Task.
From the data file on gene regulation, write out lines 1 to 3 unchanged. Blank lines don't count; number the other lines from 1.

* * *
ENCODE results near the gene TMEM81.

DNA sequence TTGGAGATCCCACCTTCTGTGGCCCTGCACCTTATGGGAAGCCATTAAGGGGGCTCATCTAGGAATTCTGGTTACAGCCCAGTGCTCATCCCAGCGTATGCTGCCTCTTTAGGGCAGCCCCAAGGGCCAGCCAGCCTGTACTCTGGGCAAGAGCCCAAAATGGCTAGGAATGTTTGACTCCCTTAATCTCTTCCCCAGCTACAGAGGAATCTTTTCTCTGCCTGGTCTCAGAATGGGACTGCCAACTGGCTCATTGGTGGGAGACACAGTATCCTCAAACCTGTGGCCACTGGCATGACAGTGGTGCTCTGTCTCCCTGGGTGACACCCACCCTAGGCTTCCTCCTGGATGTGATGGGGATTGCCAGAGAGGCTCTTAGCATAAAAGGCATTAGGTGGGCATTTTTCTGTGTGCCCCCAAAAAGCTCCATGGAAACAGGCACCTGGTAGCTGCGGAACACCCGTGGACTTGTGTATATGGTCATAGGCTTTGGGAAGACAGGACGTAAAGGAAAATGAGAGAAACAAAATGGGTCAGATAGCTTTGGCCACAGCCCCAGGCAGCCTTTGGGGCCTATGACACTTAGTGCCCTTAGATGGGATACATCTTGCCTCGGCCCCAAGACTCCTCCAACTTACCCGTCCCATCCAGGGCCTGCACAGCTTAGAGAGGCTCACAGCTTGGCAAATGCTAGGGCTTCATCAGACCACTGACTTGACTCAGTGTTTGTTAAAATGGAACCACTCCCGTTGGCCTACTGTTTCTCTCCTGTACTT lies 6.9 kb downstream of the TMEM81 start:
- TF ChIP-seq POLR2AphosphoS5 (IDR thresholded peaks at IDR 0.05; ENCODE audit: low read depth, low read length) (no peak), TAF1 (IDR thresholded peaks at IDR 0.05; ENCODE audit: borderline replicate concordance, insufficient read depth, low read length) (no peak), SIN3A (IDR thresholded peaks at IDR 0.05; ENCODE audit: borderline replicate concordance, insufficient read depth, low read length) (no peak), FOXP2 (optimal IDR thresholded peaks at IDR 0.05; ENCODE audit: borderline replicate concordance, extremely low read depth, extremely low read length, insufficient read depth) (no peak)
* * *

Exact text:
ENCODE results near the gene TMEM81.

DNA sequence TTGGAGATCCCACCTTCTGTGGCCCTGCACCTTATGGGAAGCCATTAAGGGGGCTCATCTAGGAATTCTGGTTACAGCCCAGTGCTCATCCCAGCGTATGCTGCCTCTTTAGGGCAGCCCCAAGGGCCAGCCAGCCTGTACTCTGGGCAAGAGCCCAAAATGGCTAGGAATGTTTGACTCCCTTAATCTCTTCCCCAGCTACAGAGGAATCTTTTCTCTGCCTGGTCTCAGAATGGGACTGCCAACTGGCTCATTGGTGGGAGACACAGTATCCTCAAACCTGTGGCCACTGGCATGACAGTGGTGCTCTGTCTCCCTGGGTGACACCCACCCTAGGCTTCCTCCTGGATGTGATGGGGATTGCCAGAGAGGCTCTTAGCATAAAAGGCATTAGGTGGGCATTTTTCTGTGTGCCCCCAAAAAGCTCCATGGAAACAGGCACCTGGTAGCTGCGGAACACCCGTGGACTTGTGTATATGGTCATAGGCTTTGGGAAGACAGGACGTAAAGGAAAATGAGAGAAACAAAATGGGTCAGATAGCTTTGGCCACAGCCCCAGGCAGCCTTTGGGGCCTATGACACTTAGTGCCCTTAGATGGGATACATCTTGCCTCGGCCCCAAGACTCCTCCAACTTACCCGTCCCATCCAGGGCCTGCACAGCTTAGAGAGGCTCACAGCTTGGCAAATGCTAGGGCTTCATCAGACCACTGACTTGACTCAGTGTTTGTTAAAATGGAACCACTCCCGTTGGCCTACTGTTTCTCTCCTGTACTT lies 6.9 kb downstream of the TMEM81 start:
- TF ChIP-seq POLR2AphosphoS5 (IDR thresholded peaks at IDR 0.05; ENCODE audit: low read depth, low read length) (no peak), TAF1 (IDR thresholded peaks at IDR 0.05; ENCODE audit: borderline replicate concordance, insufficient read depth, low read length) (no peak), SIN3A (IDR thresholded peaks at IDR 0.05; ENCODE audit: borderline replicate concordance, insufficient read depth, low read length) (no peak), FOXP2 (optimal IDR thresholded peaks at IDR 0.05; ENCODE audit: borderline replicate concordance, extremely low read depth, extremely low read length, insufficient read depth) (no peak)